Turkey says 'addressing economy concerns' after Moody's threat
June 02 2018 05:28 PM
Moody's Investors Service


Turkey on Saturday said it was addressing the concerns of financial markets about the economy after Moody's threatened a further downgrade of the rating on the ability of the government to pay back its debts.

Moody's, which had already downgraded Turkey's ratings to Ba2 in March, said it was placing the assessment on review for a possible new downgrade due to uncertainty about the future direction of economic policy.

Turkey is in the throes of a campaign for June 24 elections where President Recep Tayyip Erdogan is seeking a new mandate and a thumping parliamentary majority.

But the campaign is overshadowed by concerns about the economy at home and abroad, with the lira under constant pressure, the current account deficit bloated and inflation well into double digits.

‘We are addressing market concerns through credible policy actions,’ Deputy Prime Minister Mehmet Simsek, the government's pointman on the economy, wrote on Twitter after the downgrade review was announced.

He said these actions included a ‘tightened and simplified’ monetary policy, a tighter fiscal policy and speeding up reforms after the elections.

Meanwhile, Fitch Ratings placed the long term foreign currency ratings of 25 Turkish banks on watch negative, citing risks to performance, asset quality and liquidity after the lira's depreciation.

Fitch said it expected a ‘deterioration in banks' financial metrics’ while risks to financial stability ‘also remain significant’.

Economy Minister Nihat Zeybekci issued a much less market-friendly statement than his cabinet colleague Simsek, accusing both Fitch and Moody's of supporting ‘games against Turkey which have manipulative and speculative ends’.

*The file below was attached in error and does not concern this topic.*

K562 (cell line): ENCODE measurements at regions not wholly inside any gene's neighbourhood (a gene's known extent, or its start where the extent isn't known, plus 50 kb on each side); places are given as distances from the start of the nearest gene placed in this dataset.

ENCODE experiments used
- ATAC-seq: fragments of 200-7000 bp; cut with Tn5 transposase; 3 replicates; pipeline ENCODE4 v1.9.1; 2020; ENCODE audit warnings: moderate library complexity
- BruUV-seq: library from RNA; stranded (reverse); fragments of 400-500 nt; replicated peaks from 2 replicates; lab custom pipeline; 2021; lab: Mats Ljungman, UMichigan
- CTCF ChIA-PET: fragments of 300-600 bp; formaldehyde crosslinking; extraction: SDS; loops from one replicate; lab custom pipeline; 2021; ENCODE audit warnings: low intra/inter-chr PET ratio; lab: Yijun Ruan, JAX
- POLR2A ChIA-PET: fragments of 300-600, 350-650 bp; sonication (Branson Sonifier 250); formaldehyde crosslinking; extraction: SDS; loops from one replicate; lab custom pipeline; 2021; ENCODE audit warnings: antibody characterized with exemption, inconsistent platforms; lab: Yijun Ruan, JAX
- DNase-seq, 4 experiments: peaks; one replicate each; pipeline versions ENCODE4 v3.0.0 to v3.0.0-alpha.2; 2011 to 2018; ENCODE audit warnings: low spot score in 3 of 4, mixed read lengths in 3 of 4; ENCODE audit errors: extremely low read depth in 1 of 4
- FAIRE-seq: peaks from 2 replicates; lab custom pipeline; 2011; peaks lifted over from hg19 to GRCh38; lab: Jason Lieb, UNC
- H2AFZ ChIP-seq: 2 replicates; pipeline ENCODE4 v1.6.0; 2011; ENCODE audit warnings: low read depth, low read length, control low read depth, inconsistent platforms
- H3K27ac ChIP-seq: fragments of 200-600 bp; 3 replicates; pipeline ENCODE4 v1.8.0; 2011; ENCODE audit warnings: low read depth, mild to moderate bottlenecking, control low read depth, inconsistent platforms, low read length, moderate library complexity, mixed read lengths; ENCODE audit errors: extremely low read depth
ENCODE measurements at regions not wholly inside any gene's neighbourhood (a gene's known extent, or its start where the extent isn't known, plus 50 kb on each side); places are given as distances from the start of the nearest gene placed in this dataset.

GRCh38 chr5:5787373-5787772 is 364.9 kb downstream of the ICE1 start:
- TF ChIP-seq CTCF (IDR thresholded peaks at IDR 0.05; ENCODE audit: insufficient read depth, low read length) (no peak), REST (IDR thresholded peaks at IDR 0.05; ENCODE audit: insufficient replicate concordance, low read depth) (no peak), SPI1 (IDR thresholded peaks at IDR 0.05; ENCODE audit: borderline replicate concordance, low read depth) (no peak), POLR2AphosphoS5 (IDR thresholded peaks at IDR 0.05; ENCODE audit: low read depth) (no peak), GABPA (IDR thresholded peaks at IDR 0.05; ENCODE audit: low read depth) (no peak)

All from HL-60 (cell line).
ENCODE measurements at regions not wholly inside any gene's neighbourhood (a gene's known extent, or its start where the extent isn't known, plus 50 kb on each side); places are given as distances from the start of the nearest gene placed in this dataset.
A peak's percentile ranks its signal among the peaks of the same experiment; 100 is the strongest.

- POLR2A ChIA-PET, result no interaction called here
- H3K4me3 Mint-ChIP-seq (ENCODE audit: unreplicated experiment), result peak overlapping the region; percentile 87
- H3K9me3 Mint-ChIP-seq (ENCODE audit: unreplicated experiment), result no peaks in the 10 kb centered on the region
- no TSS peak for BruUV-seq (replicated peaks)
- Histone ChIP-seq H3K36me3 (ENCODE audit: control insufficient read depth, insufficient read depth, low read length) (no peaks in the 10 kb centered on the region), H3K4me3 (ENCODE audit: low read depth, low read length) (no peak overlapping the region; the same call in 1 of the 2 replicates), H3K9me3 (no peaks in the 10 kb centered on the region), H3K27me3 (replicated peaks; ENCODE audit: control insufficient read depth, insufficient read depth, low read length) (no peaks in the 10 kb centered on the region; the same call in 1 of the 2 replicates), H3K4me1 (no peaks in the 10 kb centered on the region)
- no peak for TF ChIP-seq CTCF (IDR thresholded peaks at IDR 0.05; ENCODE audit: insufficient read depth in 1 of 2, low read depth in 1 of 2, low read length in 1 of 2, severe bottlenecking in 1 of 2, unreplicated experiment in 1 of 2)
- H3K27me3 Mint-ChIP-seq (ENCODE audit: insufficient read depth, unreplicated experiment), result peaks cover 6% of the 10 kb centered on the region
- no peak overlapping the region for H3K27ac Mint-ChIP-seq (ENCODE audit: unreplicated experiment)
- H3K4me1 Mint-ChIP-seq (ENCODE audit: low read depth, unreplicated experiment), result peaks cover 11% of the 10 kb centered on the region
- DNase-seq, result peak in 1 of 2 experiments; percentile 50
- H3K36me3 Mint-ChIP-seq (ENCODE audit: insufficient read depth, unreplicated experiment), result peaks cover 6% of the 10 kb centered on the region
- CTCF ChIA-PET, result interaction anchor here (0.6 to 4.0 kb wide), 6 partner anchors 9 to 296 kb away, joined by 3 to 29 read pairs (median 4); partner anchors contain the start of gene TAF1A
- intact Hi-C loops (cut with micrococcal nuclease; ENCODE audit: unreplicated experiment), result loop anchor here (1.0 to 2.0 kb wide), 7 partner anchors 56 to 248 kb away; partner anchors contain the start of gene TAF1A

He said there were ‘no concerns, no problems’ about the health of Turkish banks, dismissing the ratings actions as ‘over-hasty and having a purpose’.

- 'Erosion of confidence' -

But Moody's said ‘mounting uncertainty’ about the future direction of economic policy as the election looms was ‘raising the risk of severe pressures on Turkey's balance of payments’.

It said that the ‘recent erosion’ of investor confidence in Turkey would continue if there were no ‘credible policy actions’ after the elections.

It said the Turkish lira had lost 20 percent in value over the last three months while the current account deficit had widened to an estimated 6.5 percent of gross domestic product.

‘The authorities have made limited progress in addressing Turkey's structural economic problems... in recent years,’ it said.

The lira has also not been helped by comments from Erdogan that he intends to hold greater sway over the nominally independent central bank and also his unorthodox opinion that lower interest rates can bring down inflation.

The central bank last month sought to reassure markets with an emergency 300 basis points rate hike and also simplifying its notoriously complex monetary policy, giving some relief to the lira.

Moody's acknowledged that Turkey -- which came to the brink of financial meltdown in 2001 -- has managed serious economic shocks before.

But it warned: ‘The fact that economic and financial vulnerabilities are rising in parallel with an increasingly unpredictable political situation and rising global interest rates heightens the threat.’

According to Moody's, ‘Ba’-grade ratings are judged to be speculative and are subject to substantial credit risk. The bonds issued under such ratings are thus judged by investors to be ‘junk’.

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